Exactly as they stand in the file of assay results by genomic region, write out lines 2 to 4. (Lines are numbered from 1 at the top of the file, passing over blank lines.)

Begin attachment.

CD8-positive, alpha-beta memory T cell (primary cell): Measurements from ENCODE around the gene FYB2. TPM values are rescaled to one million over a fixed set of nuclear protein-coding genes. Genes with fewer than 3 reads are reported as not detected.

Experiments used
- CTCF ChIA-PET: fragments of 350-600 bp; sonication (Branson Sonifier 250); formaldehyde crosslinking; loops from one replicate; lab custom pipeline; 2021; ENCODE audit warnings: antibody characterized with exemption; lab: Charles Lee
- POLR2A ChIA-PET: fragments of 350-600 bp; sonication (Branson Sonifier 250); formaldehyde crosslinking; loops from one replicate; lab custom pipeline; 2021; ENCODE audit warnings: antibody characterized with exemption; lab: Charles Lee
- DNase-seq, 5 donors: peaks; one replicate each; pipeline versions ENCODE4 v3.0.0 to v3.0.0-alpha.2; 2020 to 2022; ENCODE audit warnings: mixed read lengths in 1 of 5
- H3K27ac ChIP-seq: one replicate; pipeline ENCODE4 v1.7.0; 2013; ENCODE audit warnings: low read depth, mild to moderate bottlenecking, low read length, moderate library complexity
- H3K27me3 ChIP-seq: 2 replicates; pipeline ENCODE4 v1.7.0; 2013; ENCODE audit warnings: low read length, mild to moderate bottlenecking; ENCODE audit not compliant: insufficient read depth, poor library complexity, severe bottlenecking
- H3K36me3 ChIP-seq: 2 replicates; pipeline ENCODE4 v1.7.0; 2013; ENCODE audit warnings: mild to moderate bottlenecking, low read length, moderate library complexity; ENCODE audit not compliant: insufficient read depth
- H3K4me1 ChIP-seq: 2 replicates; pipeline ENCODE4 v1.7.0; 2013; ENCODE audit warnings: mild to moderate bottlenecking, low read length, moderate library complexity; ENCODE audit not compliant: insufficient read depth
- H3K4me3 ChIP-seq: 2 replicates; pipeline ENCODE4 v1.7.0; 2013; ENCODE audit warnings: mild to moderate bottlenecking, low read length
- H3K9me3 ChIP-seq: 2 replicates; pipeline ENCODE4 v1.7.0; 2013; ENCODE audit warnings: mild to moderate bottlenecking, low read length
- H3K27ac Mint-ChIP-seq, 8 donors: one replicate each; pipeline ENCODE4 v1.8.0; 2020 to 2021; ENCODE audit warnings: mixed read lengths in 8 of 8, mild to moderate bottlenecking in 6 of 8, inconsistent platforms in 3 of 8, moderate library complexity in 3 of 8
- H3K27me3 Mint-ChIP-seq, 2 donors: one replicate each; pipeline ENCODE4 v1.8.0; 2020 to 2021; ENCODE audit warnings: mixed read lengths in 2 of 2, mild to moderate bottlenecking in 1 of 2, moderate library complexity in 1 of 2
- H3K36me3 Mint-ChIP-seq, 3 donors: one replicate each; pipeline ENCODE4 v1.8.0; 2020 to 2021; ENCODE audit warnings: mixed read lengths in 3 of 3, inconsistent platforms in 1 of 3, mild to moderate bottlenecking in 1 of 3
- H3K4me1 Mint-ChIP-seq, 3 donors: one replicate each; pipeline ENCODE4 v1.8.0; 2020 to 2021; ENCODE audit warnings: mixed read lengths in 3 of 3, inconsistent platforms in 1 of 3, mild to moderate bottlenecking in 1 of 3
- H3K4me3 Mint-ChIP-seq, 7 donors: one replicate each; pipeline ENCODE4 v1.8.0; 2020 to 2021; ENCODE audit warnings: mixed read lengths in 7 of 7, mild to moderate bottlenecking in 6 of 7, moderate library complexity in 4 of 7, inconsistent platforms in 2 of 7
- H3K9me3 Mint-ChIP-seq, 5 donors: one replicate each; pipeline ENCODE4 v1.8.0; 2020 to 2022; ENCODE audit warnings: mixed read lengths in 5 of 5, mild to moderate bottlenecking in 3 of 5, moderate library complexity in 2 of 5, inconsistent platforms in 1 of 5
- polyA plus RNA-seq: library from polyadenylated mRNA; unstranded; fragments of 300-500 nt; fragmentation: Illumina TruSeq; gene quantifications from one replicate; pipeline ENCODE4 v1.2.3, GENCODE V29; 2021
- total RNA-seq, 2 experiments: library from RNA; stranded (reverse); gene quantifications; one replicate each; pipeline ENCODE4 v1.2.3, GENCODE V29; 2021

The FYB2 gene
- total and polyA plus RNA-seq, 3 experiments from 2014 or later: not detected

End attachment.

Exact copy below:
Experiments used
- CTCF ChIA-PET: fragments of 350-600 bp; sonication (Branson Sonifier 250); formaldehyde crosslinking; loops from one replicate; lab custom pipeline; 2021; ENCODE audit warnings: antibody characterized with exemption; lab: Charles Lee
- POLR2A ChIA-PET: fragments of 350-600 bp; sonication (Branson Sonifier 250); formaldehyde crosslinking; loops from one replicate; lab custom pipeline; 2021; ENCODE audit warnings: antibody characterized with exemption; lab: Charles Lee